By Claire Walla
At the tail end of Tuesday night’s Southampton Town Board meeting, Southampton Town Supervisor Anna Throne-Holst said an old saying came to mind: “If you beat a horse to death, get off.”
The phrase was uttered after nearly an hour of ongoing conversations among council members, Southampton Town Trustees and several members of the community who have all expressed strong opinions on both sides of the aisle during a series of public hearings that have taken place over the last two months regarding parking restrictions on Noyac Bay Avenue in Noyac.
Though parking restrictions were imposed two years ago at the east end of the street — where the road meets a small channel connecting the Peconic Bay to a private marina — several Noyac citizens complained earlier this year that no-parking regulations limited public beach access. After a compromise sponsored by councilman Jim Malone was reached last month to allow for 100 feet of unrestricted parking on the south side of the street, community members and board members — led most adamantly by the supervisor and councilwoman Bridget Fleming — have appealed to lift the no-parking regulations on both sides of Noyac Bay Avenue.
At the last town board meeting July 12, Throne-Holst formally closed the public hearing on the grounds that the board had received a plethora of information on the matter and — in light of the fact that councilwoman Nancy Graboski was absent — she urged the board to come to a vote on the matter at this week’s meeting. However, as councilman Jim Malone was absent this week, the town board tabled the resolution until its next meeting on Tuesday, August 8, when all board members are expected to be in attendance.
For Throne-Holst and Fleming, the issue is clear. “I think the long and the short of it is: parking is limited,” Throne-Holst told the board. “It limits the ease of access [to the waterfront] if you are elderly or disabled or have kids and would like to enjoy the facilitated access onto our [town-owned] waterfront.”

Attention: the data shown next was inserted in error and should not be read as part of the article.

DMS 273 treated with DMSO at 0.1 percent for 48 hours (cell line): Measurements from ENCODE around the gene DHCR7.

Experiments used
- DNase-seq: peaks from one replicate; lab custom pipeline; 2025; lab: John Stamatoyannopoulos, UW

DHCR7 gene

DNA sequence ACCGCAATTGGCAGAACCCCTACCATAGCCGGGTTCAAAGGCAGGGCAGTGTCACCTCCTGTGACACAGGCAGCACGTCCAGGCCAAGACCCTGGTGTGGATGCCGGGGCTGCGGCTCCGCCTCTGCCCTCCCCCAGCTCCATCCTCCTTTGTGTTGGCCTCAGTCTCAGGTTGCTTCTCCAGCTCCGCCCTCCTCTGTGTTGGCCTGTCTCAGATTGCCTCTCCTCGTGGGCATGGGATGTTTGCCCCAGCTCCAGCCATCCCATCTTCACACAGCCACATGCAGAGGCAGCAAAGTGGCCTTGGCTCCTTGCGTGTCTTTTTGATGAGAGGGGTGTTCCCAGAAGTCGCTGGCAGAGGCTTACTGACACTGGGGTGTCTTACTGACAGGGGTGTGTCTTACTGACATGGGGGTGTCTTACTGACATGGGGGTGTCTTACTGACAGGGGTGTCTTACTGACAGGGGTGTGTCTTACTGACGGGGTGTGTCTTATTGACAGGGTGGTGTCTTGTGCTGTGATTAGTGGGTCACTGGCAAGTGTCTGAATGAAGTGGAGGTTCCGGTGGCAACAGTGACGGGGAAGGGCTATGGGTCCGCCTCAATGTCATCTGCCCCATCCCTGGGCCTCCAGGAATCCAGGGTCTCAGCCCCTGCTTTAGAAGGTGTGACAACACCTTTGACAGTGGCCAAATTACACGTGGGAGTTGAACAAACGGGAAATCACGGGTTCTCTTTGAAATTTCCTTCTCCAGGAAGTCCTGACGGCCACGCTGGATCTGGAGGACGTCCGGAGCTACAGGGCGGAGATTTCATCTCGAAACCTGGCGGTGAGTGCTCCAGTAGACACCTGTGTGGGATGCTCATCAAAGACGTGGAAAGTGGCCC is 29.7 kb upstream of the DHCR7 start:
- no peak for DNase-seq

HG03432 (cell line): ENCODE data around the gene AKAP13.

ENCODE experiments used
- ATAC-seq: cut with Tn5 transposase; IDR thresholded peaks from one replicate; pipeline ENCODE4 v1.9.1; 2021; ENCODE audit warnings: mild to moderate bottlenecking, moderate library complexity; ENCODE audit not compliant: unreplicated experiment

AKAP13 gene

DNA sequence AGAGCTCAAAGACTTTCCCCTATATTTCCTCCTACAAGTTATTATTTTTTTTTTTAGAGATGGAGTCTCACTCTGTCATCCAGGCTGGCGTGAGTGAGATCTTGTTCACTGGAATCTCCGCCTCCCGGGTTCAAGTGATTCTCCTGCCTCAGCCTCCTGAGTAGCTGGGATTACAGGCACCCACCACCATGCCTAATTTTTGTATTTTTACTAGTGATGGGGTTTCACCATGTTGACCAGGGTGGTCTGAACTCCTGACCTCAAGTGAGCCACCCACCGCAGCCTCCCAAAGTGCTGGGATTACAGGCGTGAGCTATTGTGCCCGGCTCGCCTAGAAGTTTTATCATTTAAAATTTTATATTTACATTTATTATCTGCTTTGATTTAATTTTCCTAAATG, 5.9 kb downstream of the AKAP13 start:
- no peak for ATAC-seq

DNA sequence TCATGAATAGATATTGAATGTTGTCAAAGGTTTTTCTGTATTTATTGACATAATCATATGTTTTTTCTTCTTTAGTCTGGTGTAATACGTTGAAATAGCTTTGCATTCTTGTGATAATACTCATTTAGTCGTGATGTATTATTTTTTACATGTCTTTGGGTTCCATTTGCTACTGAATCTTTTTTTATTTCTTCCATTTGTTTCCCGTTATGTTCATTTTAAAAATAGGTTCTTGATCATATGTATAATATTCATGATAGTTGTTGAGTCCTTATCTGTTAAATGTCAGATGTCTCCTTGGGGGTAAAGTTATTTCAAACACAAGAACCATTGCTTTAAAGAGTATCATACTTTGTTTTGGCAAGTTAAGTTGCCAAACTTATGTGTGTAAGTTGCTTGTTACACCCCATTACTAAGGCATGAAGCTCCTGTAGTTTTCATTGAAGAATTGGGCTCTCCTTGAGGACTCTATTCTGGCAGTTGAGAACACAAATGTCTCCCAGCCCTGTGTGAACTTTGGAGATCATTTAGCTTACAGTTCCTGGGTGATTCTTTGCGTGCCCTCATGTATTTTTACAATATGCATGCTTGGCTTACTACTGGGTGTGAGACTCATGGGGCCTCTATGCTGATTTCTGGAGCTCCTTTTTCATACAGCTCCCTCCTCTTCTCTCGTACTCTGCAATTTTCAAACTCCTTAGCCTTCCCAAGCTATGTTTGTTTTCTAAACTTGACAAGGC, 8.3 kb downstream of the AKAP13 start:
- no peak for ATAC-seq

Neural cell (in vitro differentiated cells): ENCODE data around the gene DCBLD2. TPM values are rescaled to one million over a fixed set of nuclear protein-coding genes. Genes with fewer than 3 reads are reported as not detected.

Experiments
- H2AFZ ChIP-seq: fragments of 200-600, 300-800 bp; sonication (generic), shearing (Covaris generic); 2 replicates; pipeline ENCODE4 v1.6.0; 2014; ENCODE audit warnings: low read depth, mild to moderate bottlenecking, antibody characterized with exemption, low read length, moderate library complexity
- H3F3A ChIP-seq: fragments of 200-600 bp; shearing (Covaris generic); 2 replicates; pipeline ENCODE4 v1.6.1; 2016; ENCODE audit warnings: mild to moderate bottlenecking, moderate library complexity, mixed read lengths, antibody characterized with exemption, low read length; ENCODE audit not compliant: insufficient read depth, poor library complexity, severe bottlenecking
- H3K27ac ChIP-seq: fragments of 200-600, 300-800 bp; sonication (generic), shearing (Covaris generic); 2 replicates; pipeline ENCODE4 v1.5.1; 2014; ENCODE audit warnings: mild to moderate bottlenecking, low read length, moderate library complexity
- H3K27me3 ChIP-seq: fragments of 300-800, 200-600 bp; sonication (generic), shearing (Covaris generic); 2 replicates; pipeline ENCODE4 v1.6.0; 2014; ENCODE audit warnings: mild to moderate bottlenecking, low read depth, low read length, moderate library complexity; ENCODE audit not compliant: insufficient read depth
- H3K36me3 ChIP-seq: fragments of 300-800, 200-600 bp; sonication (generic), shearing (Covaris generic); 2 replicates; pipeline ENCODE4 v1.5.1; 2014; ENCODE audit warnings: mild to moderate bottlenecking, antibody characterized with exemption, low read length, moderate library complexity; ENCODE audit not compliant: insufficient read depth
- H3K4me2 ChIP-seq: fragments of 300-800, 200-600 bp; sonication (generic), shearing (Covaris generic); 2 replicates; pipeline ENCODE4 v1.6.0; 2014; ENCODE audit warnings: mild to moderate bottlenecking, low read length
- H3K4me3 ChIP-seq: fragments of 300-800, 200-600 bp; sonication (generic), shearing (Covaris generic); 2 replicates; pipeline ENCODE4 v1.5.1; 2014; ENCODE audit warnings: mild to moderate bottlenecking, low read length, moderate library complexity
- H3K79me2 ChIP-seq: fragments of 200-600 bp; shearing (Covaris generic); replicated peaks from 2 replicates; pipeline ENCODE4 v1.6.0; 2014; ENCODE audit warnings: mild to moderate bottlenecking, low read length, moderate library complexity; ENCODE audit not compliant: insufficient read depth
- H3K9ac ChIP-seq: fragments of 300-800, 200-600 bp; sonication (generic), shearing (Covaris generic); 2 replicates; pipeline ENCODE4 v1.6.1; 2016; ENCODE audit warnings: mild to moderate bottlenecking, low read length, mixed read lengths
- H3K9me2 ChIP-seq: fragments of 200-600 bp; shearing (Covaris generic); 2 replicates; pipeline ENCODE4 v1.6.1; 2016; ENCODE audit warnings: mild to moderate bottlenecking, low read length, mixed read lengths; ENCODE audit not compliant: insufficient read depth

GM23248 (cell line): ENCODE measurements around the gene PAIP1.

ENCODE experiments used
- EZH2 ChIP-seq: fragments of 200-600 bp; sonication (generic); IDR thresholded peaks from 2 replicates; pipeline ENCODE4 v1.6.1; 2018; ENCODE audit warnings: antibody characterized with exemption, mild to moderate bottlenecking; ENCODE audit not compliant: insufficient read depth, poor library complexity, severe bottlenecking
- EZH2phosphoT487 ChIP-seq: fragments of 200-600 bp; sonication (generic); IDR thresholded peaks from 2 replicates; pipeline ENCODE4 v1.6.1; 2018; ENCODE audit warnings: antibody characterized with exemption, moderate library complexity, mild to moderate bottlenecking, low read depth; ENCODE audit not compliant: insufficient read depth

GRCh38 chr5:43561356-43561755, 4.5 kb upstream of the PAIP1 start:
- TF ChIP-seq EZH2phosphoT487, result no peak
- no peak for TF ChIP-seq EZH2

Though much larger portions of the sandy shore above the high-water mark are privately owned by the Northampton Colony Club House to the north and the Northampton Colony Yacht Club to the south, Southampton Town does own about a 50-foot stretch of sand in between.
However, to councilman Chris Nuzzi, the issue has been misconstrued.
“What we’re talking about is parking,” he said. “There are parking limitations, but there are no restrictions to access to the beach.” He continued to explain that there are other areas in Southampton Town where beach parking is limited on roads that end on the water, alluding to comments made earlier in the meeting by Director of Transportation Tom Neely and Trustee Ed Warner.
“There’s limited parking in many of these areas,” he continued. “It’s gone on for years. It doesn’t restrict beach access, it just respects the areas and usually the residential character of the community and the surrounding area.”
Trustee Ed Warner explained to the town board that two roads under trustee jurisdiction, Inlet Road West and Beach Dale Road, were designated seasonal restricted parking areas. Similar to initial complaints posed by Northampton Colony residents with regard to Noyac Bay Avenue, Warner said the parking restrictions were enforced because “people were going there at night and having parties.” The seasonal restrictions now forbid cars from parking in the areas past 9 p.m.